Mrs Godley’s War, 1917

Meet Mrs Godley, well to-do

Victorian in sober blue

and not content to chat and sit

No, Mrs Godley does her bit.


Or tries to, but it’s rather hard

her Peter joined the Old Boy’s Guard

her son went off to man a tank

but no one wants her in the ranks.


It seems a woman’s work in war

is more of what it was before:

ironing, cooking, washing, scrubbing

while they all give the Bosch a drubbing.


A zestful woman in a time

where bus drivers were old and blind

before they ever wore a dress.

No voice in church, committee-less


and wasted, really, like her friends.

So at her threadbare tether’s end

our Mrs Godley takes a stand

and grasps the war with eager hands.


Full-bodied like a vintage port

she scours the streets of Dovercourt

with firm resolve and hawk-like eyes

in search of snooping German spies.


And who’s this here? Suspicious pair

all nordic hue and flaxen hair,

peculiar manner, funny hats

no Englishman would dress like that!


You there boy, now are you willing?

Help your country! Earn a shilling!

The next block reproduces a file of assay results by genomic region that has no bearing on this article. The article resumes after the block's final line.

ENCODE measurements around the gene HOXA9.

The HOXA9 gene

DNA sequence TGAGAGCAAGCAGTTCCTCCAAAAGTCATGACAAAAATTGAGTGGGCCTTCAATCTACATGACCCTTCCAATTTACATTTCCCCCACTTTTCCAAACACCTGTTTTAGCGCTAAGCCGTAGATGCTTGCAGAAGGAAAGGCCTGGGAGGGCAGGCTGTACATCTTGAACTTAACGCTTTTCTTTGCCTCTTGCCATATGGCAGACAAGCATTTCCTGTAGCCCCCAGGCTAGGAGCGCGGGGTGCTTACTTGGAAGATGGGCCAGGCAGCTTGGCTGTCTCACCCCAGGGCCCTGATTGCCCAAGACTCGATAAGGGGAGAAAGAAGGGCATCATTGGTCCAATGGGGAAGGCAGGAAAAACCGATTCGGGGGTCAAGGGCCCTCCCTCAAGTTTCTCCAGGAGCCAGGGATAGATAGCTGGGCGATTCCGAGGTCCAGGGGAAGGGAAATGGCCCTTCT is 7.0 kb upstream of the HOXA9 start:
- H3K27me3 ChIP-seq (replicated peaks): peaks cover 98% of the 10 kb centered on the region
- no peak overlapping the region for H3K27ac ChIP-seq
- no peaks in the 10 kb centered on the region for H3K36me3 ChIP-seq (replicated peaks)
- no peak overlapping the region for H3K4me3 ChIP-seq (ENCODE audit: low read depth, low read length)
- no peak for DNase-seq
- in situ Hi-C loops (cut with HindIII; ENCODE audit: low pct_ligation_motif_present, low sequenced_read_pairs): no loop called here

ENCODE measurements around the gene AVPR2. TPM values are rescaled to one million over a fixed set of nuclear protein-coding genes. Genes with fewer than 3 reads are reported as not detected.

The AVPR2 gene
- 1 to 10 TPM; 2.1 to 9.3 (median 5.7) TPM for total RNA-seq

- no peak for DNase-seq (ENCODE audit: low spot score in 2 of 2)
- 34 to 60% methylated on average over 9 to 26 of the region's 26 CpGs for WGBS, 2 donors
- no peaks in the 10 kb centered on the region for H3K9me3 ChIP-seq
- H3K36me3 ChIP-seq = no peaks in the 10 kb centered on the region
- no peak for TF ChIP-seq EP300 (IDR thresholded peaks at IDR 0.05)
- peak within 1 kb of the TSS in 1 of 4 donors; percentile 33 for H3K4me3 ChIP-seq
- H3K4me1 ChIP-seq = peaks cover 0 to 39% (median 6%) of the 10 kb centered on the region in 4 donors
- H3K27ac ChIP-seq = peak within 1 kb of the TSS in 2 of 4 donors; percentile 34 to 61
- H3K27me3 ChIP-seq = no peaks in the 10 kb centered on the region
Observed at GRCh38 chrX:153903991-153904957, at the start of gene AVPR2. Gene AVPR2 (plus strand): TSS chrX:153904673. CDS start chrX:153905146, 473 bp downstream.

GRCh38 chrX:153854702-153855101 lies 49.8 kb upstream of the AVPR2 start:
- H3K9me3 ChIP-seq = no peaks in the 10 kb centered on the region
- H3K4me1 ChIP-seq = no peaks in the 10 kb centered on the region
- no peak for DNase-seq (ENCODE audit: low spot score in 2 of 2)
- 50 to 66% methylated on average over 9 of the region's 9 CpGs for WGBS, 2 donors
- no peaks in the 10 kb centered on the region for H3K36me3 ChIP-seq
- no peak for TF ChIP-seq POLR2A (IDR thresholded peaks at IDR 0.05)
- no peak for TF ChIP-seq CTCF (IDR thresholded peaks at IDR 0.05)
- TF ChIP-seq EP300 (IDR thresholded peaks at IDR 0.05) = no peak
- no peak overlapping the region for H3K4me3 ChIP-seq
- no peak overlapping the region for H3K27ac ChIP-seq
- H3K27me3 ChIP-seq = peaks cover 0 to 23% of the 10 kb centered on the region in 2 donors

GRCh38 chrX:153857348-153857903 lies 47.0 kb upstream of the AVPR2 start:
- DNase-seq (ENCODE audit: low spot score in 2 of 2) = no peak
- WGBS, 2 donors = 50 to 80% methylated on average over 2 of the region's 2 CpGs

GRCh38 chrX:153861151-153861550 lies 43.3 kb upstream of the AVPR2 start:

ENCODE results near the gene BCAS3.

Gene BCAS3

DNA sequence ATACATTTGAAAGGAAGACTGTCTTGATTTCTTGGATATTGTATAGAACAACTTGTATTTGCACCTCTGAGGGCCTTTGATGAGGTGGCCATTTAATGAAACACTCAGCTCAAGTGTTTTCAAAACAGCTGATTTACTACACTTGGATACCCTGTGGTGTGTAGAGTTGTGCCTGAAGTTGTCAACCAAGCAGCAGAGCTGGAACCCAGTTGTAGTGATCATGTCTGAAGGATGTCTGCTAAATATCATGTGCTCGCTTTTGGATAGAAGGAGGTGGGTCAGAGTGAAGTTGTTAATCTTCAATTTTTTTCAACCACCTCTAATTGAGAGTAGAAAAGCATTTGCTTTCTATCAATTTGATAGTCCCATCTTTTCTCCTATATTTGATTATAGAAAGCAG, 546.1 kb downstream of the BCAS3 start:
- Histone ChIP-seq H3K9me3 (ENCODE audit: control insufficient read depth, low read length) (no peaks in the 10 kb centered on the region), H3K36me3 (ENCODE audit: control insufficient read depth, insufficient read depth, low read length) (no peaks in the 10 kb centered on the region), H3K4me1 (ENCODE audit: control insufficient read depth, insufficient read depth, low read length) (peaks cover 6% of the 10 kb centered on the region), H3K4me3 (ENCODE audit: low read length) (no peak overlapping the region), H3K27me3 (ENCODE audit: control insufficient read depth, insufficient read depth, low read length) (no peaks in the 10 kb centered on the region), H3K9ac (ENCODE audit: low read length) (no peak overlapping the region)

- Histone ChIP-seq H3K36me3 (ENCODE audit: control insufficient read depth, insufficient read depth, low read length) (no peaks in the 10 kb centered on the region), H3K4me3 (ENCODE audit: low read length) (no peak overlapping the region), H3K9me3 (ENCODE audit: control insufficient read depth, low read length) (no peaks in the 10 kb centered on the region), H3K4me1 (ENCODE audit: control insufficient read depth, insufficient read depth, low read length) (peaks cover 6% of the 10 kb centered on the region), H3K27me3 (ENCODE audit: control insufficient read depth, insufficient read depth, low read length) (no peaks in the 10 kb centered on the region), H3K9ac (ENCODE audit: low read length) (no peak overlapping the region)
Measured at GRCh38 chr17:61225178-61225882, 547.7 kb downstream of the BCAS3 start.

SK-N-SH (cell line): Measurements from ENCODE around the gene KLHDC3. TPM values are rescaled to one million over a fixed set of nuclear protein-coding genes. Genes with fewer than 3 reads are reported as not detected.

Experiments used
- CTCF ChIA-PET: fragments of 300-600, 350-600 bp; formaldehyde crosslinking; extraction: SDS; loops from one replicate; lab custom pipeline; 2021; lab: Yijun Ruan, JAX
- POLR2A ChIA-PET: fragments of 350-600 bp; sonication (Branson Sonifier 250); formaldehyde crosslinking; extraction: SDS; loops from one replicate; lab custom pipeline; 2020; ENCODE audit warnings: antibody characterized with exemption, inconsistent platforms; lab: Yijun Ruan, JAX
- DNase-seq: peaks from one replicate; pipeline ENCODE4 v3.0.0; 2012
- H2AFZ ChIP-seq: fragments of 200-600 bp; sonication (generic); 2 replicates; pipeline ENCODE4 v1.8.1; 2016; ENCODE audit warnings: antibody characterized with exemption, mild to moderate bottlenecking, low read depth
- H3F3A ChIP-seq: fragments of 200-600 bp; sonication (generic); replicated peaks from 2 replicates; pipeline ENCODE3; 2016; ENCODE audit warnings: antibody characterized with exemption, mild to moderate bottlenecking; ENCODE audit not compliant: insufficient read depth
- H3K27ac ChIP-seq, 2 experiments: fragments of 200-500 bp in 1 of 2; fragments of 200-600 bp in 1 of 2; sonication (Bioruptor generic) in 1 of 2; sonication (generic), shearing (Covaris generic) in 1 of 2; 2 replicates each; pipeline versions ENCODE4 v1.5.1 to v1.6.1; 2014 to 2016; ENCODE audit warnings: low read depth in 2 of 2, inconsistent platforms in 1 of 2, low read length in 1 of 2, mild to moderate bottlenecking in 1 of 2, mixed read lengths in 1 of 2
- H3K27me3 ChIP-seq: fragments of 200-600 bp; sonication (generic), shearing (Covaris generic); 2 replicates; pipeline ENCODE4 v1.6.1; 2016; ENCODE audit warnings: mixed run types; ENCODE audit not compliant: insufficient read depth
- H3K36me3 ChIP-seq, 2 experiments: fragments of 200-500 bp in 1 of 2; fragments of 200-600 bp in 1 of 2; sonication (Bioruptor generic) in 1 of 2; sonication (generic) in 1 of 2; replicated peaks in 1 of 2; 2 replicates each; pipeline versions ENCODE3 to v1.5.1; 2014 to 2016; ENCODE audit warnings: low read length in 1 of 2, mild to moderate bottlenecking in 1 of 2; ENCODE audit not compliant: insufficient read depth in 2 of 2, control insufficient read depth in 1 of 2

Good lad. Operation Rhine:

go ask that brace of chaps the time.


She sends him with a zealous push

then darts behind a nearby bush

to listen as they answer him

and when they do the news is grim!


A stuttered mess of Zees and Vees

so Mrs Godley’s out the trees

flag wagging her white parasol

to fetch a military patrol.


Here they come now, almost quickly

(asthmatic, flat-feet, over fifty)

whistles blowing, touch of flap

inexpertly they seize chaps.


But later down the local nick

our heroine is feeling sick:

Belgians, Madam, no need for fuss,

best leave the espionage to us.

Your efforts might be better spent

on errands with a gentler bent.


So Mrs Godley set off home

embarrassed, patronised, alone

to measure out her life in jams

and wait for tragic telegrams.


L U K E   W R I G H T

@lukewrightpoet ||

Listen to Luke read this poem:


One thought on “Mrs Godley’s War, 1917

  1. Pingback: Mrs Godley’s War 1917 | Last Poppy Project

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